Withholding tax on payments to non-residents has been a bone of contention between the taxpayer community and the tax department. Until recently, the controversy related to whether income in the hands of a non-resident was taxable in India or otherwise. Indian entities remitting funds overseas in respect of the import of goods which were not taxable in India, for example, were not required to deduct tax at source or undertake other onerous compliance requirements.
In September 2009, Karnataka High Court in a case involving Samsung Electronics and others held that section 195 of the Income Tax Act, 1961 (ITA) casts an obligation on remitters to withhold taxes at source. Karnataka High Court, relying on the interpretation of the Supreme Court’s ruling in a case involving Transmission Corporation, also held that such an obligation would hold good irrespective of whether the payment was taxable in India in the hands of the non-resident recipient.
It observed that remitters need to establish that the failure to withhold was based on adequate reasoning. Where no taxes are withheld, the court ruled that the obligation cast under section 195 could be said to be obviated only if an order from the tax authorities was obtained. In addition, the court also ruled that remitters making tax-free payments without a supporting order from the tax department would be liable to pay taxes. This ruling effectively held that a withholding order from the tax authorities would be needed in almost all cases.
The Samsung ruling mandates that remitters should withhold taxes at the rates prescribed by the provisions contained in the ITA. However, where the rates are nil or lower (as per the tax treaty) or positions could be adopted with respect to characterization of the payments, an application has to be made to the tax department to determine the appropriate characterization of income and appropriate rate of tax withholding.
At the current level of tax withholding applications being handled by the tax department, an order from the tax authorities could take anywhere between two and six months. Unfortunately, businesses can’t afford to wait that long to make payments. This could have serious commercial repercussions, whereby Indian entities could be called upon either to (a) gross up payments to non-residents for the tax element; (b) pay interest for delays in making the remittance; and/or (c) pay damages or such other levies that are contractually agreed upon.
Given these facts, it is not possible to fathom the impact of routing all of India’s payments through its already strained income tax infrastructure. There could be a virtual halt in making payments from India.
Perhaps to address this kind of situation, the Reserve Bank of India and the Central Board of Direct Taxes (CBDT) in their collective wisdom had, as part of liberalization measures, permitted payments to be made from India based on the certificate of a chartered accountant. Recently, the income tax rules were amended (with the introduction of rule 37BB) prescribing an e-version of the forms that are to be used in connection with making payments to non-residents. As per rule 37BB, separate e-forms need to be filled out by a remitter and the verifying chartered accountant for each payment.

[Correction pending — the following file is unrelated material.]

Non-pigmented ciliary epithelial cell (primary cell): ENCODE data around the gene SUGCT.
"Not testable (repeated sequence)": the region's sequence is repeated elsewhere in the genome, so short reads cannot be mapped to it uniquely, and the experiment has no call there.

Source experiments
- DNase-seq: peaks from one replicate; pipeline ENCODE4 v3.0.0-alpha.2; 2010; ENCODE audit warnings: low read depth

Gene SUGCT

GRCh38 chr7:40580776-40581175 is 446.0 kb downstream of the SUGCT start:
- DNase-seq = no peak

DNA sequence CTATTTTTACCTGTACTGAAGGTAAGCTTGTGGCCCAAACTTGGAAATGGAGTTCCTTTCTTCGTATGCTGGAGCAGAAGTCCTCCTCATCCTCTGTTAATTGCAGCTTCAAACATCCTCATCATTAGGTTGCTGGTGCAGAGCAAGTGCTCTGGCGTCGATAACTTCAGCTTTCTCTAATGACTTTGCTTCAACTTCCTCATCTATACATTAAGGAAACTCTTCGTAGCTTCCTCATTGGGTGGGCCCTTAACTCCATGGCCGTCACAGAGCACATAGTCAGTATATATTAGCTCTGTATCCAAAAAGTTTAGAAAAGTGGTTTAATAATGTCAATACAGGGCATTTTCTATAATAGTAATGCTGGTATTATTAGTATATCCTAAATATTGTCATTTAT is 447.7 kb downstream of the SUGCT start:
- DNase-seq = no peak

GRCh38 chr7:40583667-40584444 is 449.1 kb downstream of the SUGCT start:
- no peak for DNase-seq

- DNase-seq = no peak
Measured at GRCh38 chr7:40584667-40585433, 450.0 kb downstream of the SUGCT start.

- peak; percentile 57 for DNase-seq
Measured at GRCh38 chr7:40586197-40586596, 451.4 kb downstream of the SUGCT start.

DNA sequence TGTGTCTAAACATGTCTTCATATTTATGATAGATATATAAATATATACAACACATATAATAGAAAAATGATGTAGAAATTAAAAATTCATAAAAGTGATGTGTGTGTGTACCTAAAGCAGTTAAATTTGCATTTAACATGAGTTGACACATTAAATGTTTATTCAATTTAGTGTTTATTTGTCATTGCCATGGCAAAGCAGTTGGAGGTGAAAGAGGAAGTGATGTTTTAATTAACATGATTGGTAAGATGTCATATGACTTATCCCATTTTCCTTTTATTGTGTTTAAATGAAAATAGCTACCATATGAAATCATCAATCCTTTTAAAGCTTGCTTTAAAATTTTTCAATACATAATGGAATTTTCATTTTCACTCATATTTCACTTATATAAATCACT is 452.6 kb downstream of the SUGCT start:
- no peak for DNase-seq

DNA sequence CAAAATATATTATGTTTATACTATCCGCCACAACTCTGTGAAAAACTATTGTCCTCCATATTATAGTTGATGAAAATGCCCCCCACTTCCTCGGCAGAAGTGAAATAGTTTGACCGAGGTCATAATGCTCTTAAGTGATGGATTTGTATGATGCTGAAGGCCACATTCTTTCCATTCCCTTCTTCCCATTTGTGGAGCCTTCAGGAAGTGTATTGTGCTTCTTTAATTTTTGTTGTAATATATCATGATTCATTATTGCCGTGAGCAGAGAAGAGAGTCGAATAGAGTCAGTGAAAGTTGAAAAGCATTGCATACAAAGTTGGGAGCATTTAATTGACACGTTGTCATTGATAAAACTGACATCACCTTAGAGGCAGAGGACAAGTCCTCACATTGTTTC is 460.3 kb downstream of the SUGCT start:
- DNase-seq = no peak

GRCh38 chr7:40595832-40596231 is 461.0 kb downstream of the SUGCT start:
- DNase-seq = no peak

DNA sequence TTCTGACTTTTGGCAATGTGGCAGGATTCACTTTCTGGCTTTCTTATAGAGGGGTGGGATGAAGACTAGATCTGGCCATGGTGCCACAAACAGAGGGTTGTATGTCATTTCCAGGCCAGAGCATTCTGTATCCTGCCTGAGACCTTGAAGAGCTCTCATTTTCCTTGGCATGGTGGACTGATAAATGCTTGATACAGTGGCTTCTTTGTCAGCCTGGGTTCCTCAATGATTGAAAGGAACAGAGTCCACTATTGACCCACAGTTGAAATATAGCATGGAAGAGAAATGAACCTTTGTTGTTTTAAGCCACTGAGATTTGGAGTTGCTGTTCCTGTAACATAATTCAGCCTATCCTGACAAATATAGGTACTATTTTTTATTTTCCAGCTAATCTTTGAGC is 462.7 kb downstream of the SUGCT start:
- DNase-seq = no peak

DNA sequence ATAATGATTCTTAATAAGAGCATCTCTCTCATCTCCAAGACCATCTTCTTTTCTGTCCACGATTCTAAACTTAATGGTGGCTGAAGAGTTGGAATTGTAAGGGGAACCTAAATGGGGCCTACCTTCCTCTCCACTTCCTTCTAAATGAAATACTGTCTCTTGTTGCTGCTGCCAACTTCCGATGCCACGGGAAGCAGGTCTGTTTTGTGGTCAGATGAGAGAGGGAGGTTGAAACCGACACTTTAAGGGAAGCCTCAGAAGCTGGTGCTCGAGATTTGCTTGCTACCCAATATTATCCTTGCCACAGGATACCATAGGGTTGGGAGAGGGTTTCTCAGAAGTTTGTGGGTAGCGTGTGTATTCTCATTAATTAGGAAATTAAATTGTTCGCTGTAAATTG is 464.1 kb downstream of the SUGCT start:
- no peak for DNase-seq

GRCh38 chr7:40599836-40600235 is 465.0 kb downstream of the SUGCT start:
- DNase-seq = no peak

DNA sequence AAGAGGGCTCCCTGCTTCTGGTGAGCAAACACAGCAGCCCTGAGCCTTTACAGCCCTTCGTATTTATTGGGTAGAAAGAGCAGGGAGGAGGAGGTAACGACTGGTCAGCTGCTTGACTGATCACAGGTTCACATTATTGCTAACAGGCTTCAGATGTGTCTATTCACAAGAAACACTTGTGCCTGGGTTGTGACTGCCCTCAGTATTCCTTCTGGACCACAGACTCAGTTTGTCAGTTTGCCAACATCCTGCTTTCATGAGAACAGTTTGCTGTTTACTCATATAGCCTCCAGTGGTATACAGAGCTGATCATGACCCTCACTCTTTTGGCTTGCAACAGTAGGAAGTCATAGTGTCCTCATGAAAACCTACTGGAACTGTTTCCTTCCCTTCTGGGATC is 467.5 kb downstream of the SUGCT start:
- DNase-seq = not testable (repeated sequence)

However, the recent ruling of Karnataka High Court seems to have nullified this liberal scenario, by mandating that withholding tax orders should be obtained in most cases. It remains to be seen what kind of cases are picked up by the tax authorities for initiating proceedings under section 201. The ruling in the Samsung case was in the context of payments for the import of software. However, it is expected that the reasoning of the ruling could very well be extended in respect of other payments made to non-residents, irrespective of the sector or nature of payment.
Given the potential hardships that it could cause, remitters are seeking to build arguments in defence of the tax positions adopted. The key to such an exercise would be to establish that the subject payment is not taxable in India. In respect of the proceedings initiated, remitters would need to establish through contracts, invoices and other evidence that the recipient is not liable to pay tax in India in respect of the subject payments. Judicial precedents and other statutory material relied upon to establish that the payments are not taxable, would also need to be placed on record.
Having established that the subject payments are not taxable in India, it needs to be argued, based on judicial precedents, that where the primary tax liability does not arise in the hands of the recipient, procedural aspects such as tax withholding should not arise.
The Supreme Court has stayed the recovery proceedings in respect of certain taxpayers in whose cases Karnataka High Court delivered its judgment. The Supreme Court’s view on this matter is eagerly awaited. The hearing has been posted by the Supreme Court for August 2010.
Given the growing maturity of the Indian business environment, it may be prudent for the CBDT to sort out the controversy rather than accelerate the adverse effects or wait for the Supreme Court to lay down the law in this regard.
Pranay Bhatia is an associate partner at Economic Laws Practice where Balaji Balasubramanian is an associate. The firm is headquartered in Mumbai, and has offices in New Delhi, Pune and Ahmedabad.
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